How I went from Pega Novice to Lead System Architect (LSA) in 5 Years

Written By: Matt Johnson 

As I laid in bed at 4 in the morning in the middle of June, feverish and unable to sleep due to my ongoing bout with COVID-19, I did what any millennial would have done in my situation: I gave up on trying to sleep and pulled out my phone. My most recent notification was an email that I had been anxiously waiting on for weeks. Pega’s team of certified Lead System Architects (LSAs) had reviewed my submission to become a certified LSA myself – a submission I had spent months preparing for and over two weeks designing and building – and had finally submitted my grade. My heart raced as I scrambled to unlock my phone and abandoned any prospect of sleeping for the night.  

I’ve taken many standardized tests in my life, but this one was different. The Lead System Architect certification is the pinnacle of Pega certifications; any client hiring a certified LSA to develop their application can have confidence and peace of mind that their application is in good hands. Anyone who earns this certification can command countless job and contract opportunities, a higher salary, and access to more technical leadership opportunities within any company they work for. For example, srcLogic’s LSAs regularly conduct design reviews of applications that are being built by a srcLogic team. These design reviews allow our company to ensure that we are developing with Pega best practices in mind, and they give our LSAs a unique opportunity to explore the design and implementation of applications that are completely novel to them. 

Further, this certification can’t be completed on a whim. Most Pega developers spend 5+ years of full-time work mastering the design and implementation of Pega applications before they’re ready to begin studying for this certification exam. On their journey, they must first pass the written exams for the prerequisite System Architect and Senior System Architect certifications before the grueling LSA certification process can begin. To earn the certification, a developer must pass a two-hour written exam, then complete a week-long application design and a subsequent week-long application build. It’s as much a test of endurance as it is a test of technical aptitude, and earning the LSA certification provides any developer the credentials that prove their nearly unmatched level of expertise in their field.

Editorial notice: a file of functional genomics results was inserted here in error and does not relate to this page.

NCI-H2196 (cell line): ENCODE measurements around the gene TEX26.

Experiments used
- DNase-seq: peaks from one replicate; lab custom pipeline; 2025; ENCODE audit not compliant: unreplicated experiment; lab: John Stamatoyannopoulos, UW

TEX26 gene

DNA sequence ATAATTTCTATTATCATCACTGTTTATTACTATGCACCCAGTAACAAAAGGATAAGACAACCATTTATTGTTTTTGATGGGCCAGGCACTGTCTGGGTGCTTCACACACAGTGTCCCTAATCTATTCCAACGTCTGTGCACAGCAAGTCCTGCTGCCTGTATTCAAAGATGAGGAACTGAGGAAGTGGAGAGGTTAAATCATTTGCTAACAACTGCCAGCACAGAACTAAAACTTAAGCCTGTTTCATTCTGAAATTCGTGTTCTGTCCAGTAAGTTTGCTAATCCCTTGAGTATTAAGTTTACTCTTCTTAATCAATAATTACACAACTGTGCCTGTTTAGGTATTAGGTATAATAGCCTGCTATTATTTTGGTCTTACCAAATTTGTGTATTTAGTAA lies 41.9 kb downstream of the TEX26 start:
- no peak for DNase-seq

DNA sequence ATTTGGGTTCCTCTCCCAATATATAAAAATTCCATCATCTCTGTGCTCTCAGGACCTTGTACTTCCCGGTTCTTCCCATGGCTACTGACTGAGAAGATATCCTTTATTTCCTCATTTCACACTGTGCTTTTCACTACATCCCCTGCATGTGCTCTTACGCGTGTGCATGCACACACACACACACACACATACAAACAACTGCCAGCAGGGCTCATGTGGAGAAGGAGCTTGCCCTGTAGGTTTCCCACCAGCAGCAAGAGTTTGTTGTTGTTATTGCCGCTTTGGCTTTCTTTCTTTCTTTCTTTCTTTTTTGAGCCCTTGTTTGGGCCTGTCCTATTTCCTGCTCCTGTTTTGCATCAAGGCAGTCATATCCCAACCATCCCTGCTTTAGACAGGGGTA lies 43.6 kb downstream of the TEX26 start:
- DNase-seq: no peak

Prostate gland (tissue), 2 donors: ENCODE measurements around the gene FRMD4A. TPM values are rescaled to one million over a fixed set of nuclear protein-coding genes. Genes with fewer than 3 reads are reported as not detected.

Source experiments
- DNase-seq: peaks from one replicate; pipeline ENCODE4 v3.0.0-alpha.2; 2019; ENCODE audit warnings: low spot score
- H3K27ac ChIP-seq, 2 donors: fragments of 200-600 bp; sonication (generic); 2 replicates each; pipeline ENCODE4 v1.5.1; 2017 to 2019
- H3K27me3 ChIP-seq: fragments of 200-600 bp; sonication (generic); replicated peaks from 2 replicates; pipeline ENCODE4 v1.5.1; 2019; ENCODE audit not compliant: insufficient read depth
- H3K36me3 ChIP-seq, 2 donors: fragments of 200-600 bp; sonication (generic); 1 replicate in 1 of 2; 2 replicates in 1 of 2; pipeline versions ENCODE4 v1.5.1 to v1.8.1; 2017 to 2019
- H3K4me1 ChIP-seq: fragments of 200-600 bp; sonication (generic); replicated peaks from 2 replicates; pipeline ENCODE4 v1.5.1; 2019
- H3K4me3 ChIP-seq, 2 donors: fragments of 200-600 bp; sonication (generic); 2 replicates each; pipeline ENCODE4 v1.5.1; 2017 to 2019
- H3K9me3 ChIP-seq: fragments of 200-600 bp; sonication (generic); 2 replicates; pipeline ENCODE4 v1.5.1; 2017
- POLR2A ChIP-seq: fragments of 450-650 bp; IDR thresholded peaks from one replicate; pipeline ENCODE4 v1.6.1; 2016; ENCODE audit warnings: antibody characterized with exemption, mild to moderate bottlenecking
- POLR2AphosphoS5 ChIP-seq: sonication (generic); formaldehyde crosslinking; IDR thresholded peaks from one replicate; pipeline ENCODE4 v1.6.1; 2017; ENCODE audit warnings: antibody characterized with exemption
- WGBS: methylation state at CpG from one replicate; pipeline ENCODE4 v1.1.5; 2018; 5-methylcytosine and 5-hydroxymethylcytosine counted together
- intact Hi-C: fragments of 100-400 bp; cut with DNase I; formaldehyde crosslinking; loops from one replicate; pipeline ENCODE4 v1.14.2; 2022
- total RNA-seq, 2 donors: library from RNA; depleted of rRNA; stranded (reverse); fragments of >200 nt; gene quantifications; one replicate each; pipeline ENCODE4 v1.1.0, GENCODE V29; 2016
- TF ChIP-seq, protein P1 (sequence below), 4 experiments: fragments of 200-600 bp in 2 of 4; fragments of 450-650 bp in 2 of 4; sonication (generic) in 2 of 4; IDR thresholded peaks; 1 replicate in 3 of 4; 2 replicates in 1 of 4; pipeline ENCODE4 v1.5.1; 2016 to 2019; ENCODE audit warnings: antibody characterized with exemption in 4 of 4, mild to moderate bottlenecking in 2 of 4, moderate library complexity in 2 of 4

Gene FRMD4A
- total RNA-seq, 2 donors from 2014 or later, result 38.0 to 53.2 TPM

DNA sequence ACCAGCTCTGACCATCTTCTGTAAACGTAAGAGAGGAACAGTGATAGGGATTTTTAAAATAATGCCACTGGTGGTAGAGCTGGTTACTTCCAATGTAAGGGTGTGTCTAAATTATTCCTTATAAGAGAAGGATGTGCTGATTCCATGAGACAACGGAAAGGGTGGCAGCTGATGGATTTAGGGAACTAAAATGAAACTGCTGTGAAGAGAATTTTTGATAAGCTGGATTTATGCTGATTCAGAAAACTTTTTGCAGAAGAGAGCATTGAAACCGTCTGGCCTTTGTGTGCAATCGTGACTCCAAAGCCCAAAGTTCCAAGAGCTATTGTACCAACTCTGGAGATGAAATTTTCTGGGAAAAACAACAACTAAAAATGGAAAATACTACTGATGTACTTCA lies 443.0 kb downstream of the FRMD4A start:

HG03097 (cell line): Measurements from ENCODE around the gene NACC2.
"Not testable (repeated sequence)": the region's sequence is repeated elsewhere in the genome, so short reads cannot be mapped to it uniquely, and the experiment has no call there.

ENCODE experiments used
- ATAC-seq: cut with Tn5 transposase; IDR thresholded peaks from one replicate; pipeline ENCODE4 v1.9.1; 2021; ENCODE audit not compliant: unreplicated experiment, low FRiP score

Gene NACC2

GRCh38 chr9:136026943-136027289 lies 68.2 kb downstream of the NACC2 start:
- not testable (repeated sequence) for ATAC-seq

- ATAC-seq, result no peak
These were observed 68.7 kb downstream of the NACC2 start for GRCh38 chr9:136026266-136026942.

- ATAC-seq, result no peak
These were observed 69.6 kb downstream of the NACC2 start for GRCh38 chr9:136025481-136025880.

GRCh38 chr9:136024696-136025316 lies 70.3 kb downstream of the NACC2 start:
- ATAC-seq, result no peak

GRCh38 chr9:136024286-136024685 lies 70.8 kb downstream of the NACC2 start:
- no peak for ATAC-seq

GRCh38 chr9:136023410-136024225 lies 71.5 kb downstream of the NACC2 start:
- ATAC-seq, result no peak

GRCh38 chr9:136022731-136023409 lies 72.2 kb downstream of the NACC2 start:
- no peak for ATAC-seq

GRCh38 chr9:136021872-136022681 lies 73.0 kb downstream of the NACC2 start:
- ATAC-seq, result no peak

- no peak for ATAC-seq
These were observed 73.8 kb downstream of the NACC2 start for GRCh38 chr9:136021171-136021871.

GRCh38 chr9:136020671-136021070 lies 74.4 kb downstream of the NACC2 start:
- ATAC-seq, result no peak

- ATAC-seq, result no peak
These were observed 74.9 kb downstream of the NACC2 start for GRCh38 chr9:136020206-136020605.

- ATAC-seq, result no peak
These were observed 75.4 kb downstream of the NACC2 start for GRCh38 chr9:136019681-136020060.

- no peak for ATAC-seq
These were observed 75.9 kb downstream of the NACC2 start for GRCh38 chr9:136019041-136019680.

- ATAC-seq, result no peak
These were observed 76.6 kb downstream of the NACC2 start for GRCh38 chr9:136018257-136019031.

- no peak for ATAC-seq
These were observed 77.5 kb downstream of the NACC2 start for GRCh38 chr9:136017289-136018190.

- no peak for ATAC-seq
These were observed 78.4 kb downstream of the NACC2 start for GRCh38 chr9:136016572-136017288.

Given the time commitment that the LSA exam commands, I needed to make sure I was as prepared as possible before signing up to begin my journey. This is where my time at srcLogic became a catalyst to my preparedness for my LSA journey. srcLogic gave me the training and mentorship that enabled me to gain a leadership position within the company early on in my career. This opportunity resulted in the team lead position I hold today at a large client for whom I am responsible for designing and building a large-scale enterprise application. This hands-on experience has been immensely helpful, as I was able to make my own design decisions, learn from my mistakes, and collaborate with other srcLogic team leads on the project to rapidly expand my knowledge of the Pega platform.  

srcLogic also runs an LSA cohort in which employees who are pursuing or preparing for the LSA exam meet to share their progress, ask questions about the course material, and share lessons they’ve learned as they endeavored to take exam. In addition, ten srcLogic employees who had previously earned their LSA certification periodically joined our meetings to answer questions and give study advice. Finally, once I was approaching the beginning of my exam journey, srcLogic allowed me to take paid time off of my project to study for and take each part of the exam. This was immensely helpful, as I ended up putting nearly a month of paid effort into my LSA exam!  


As I opened the email containing my exam results, I honestly didn’t know what to expect. As I read the first line – “New PCLSA - Congratulations!” – I knew my LSA journey had finally come to an end in the best way I could have possibly imagined. I am immensely grateful for the help and support that srcLogic gave me as I completed this monumental effort, and I’m even more excited to help srcLogic’s next round of LSAs study and prepare for their own LSA journeys!